All in all, I don’t think Trump has any idea what he has unleashed here. The cute Twitter accounts are funny, but this level of conflict is going to embolden employees to say and do all sorts of things they would not in more settled time. First Manning, then Snowden, and who knows what might turn up next.


Indivisible Influencers

The Indivisible Movement has expanded rapidly. I profiled 176 Twitter accounts in The Indivisible Movement’s Facilitators. Last night I started a study of who their influencers are last night and I found that my list now has 254 members – a 44% increase in 72 hours.

I have a set of @Klout transforms and I let them run on those 254 accounts, which led to this Maltego graph of 638 accounts total. The nodes on this graph are sized by the number of links, the one in the center is @IndivisibleTeam. These are the accounts that Klout finds to be influencers OF the Indivisibles.


Within the 638 accounts on that graph I found fifty House members.



And fifty four Senators.



I’m not going to show the 260 other accounts that Klout found to be influential but I will make a few generalizations about them. Members of this group included:

  • Former presidents & presidential candidates.
  • Many news outlets.
  • Celebrities who’ve expressed opinions about Trump, mostly negative.
  • Activists who are in the middle of things but who do not have ‘Indivisible’ in their name.

I also let the transform run on topics for which the Indivisible accounts are influential. I tossed a lot of cruft – celebrities who are apolitical, keywords like ‘coffee’, that sort of thing.


I found four active categories of discussion

  • Issues topped the list – health care, civil rights, employment, and lastly war.
  • Some locations rose to prominence, but this didn’t make much sense to me given the broad geographic distribution of accounts.
  • WaPo and NBC seem to be favorite news sources.
  • Trump, Nixon, and Roosevelt were the presidents that were mentioned.

About the time I created the Indivisibility post, an index of my work in this area, I received a worried chat message.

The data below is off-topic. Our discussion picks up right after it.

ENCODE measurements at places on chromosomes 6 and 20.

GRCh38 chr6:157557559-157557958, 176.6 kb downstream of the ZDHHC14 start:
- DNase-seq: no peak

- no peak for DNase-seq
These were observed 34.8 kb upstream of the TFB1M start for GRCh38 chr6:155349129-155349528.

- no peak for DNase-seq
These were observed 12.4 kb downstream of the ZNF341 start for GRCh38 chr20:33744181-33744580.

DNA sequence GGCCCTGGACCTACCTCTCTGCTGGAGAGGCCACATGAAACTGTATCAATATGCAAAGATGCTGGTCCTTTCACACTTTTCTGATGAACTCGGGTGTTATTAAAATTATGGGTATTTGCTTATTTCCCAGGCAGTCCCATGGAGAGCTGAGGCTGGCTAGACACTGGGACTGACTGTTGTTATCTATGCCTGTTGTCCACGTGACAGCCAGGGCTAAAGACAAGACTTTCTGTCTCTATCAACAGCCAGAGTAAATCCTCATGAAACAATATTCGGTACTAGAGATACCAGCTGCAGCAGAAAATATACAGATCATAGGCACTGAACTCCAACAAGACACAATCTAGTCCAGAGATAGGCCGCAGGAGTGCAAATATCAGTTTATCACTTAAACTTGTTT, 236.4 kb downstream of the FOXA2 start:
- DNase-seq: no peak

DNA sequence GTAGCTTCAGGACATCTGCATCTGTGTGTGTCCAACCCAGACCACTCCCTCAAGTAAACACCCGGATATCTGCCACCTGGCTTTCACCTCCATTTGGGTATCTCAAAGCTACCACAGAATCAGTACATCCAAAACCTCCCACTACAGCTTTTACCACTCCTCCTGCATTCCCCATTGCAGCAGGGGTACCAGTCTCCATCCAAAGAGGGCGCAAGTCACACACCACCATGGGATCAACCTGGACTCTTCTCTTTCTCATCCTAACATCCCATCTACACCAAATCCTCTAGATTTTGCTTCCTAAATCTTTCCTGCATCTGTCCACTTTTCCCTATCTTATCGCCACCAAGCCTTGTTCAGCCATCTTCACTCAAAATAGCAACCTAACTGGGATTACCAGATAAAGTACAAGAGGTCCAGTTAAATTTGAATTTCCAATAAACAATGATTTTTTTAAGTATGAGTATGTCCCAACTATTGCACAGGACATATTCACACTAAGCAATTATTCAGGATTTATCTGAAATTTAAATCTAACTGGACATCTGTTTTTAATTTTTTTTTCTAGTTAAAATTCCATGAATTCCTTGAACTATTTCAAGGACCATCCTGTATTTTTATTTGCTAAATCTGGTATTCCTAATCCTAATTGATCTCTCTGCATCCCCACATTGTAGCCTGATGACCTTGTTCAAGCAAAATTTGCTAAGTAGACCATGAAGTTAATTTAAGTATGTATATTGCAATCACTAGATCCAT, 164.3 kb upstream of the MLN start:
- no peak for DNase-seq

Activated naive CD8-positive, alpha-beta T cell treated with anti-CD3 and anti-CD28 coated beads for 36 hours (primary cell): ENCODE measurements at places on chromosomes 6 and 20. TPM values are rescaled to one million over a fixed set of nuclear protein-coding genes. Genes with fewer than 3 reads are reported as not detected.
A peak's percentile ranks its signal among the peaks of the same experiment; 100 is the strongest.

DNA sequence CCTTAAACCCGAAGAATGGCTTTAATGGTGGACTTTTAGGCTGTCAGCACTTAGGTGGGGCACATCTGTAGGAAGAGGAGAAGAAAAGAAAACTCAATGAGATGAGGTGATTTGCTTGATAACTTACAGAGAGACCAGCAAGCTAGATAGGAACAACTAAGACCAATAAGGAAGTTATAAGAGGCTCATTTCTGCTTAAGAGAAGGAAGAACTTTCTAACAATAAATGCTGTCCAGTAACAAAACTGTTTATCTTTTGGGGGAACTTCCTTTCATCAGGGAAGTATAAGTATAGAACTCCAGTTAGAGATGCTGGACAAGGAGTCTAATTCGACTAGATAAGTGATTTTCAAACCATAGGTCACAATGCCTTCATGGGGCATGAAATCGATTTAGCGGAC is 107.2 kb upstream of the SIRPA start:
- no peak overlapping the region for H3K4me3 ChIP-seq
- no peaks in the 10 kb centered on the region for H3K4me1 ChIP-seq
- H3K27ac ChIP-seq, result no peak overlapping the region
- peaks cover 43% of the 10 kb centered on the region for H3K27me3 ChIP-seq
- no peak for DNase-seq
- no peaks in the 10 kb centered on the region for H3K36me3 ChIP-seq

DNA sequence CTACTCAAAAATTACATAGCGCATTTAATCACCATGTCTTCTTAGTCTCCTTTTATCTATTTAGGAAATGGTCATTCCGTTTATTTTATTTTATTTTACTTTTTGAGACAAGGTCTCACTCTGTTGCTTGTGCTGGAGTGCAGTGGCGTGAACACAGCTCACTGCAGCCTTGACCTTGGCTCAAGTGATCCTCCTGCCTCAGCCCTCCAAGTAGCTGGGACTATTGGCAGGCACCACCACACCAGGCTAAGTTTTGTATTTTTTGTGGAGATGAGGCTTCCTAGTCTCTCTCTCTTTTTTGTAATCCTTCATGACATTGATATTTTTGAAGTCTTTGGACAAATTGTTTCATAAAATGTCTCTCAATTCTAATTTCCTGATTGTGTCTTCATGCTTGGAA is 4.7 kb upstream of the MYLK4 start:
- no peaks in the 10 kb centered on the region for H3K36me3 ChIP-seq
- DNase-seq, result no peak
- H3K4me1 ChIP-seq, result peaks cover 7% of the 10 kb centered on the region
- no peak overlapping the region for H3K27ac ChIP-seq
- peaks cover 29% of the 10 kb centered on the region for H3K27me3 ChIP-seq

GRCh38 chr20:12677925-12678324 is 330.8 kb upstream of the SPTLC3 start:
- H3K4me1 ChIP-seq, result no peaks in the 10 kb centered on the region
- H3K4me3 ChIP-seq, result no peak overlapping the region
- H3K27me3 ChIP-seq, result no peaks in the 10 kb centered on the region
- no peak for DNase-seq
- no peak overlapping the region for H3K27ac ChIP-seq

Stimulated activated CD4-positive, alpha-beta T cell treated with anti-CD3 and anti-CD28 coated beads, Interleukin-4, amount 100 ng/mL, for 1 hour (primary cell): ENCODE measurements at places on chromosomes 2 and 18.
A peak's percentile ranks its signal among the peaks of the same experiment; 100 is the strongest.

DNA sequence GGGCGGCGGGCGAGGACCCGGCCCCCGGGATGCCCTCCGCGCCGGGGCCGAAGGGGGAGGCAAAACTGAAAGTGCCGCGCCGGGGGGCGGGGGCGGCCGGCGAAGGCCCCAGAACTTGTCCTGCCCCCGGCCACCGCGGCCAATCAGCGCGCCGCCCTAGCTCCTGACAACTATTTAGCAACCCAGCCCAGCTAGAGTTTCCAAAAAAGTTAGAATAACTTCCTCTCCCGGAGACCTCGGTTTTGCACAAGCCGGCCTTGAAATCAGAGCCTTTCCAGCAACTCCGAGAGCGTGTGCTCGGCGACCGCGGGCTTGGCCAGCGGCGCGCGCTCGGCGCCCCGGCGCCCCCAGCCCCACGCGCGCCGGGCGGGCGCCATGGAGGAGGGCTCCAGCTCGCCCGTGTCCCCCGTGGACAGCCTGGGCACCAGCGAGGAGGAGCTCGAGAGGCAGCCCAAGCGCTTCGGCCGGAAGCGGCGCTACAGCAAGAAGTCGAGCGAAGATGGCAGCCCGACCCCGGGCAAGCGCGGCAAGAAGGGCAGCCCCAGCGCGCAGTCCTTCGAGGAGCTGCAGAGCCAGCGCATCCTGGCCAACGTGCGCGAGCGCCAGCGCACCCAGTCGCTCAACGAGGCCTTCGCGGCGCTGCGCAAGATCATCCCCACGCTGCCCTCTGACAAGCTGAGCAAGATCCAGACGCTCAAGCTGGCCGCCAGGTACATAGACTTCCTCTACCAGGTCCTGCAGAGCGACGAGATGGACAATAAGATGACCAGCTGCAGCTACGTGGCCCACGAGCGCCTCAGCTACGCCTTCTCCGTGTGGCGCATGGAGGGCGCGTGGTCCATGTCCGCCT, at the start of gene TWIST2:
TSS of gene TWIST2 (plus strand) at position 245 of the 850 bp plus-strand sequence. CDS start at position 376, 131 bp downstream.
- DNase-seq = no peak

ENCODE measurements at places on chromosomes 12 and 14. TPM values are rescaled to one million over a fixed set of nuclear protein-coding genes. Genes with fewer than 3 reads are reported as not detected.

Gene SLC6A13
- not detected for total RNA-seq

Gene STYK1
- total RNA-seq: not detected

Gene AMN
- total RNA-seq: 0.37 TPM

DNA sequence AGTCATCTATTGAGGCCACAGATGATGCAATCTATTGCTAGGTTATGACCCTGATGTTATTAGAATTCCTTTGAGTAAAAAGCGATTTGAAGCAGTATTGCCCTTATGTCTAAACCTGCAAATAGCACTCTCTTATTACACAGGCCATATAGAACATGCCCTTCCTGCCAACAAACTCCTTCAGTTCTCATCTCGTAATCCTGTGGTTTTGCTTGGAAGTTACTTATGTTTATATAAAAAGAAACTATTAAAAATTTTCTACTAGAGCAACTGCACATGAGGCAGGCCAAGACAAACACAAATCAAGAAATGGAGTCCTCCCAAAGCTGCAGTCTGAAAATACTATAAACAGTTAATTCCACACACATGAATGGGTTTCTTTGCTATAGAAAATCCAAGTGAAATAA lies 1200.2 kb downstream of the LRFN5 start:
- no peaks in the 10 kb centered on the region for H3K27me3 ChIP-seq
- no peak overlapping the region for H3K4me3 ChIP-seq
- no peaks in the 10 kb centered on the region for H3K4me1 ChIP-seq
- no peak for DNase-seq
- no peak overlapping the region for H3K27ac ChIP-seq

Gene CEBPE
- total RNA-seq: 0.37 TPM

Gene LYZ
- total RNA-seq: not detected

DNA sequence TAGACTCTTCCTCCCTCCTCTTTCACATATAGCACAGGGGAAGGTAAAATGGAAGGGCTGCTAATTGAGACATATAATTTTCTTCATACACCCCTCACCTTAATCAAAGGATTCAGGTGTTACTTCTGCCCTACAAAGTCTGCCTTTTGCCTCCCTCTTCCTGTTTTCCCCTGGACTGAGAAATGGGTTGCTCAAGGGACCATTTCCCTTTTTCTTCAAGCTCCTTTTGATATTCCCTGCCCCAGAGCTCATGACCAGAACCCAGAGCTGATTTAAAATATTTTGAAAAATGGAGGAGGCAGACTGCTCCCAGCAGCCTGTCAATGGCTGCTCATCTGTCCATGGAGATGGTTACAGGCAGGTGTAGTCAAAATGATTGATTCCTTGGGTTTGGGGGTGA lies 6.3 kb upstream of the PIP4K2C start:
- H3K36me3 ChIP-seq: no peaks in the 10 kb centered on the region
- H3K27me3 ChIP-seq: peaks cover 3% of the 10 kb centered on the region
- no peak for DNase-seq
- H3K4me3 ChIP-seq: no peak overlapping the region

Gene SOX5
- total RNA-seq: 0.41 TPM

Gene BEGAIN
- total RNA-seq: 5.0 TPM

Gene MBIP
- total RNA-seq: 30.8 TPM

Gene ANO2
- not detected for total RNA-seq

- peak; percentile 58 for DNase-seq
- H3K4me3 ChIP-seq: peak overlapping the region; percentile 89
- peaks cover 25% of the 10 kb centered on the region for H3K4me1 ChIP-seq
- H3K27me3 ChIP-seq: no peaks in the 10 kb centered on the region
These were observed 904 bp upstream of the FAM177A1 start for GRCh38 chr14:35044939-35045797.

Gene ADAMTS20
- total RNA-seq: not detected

Why is he trying to dox them?

The word ‘dox’ is a hacker/troll term, a verb that means “to identify the operator of an account, or to dig out a lot of personal information on an individual whose name is known”. The implication is that the person will then be harassed.

I don’t particularly care about who might be running any given Indivisible account. I’m currently taking Social and Economic Networks: Models and Analysis, I support what Indivisible and similar movements are trying to accomplish, and I’m just using this large social phenomenon as a testing ground for my (presumably) improved analysis capabilities.

I almost never approve comments on this blog. If you have a concern, leave a comment, and if it’s a well founded question I’ll probably post the text of it and a response.

The Resistance

I have been seeing #TheResistance hashtag in conjunction with The Indivisible Movement so I decided to take a closer look.

Using FollowerWonk revealed 4,800 profiles using the hashtag, so I took the somewhat unusual step of paying for a month of the service so I could download them all. I set a single account in the Netwar System to record them, and this morning I had 738 complete profiles.

When I combined the friends files for this group I found an amazing 378,00+ nodes with 1.16m links. This is what I’ve got after a half an hour of OpenOrd attempting to lay out the network. I dedicated seven cores to the job, my fan sounds like a jet engine, and the entire body of my MacBook Pro is warm.


I sorted by degree and found there were 823 nodes with a degree of more than 100. Given the demands 15.3% of the data set have put on my system I’m curious to see if it will even import the whole thing.

It seems to be taking about 90 seconds per account to preserve them, so 4,800 accounts will take 7,200 minutes, or about five days. Once that’s done I’ve got an existing ELK server and a shiny new Kibi setup. I’m going to have a go at importing and indexing an estimated 15 million tweets. I don’t have a specific goal in mind with this, other than getting more familiar with what these two Elasticsearch systems can do.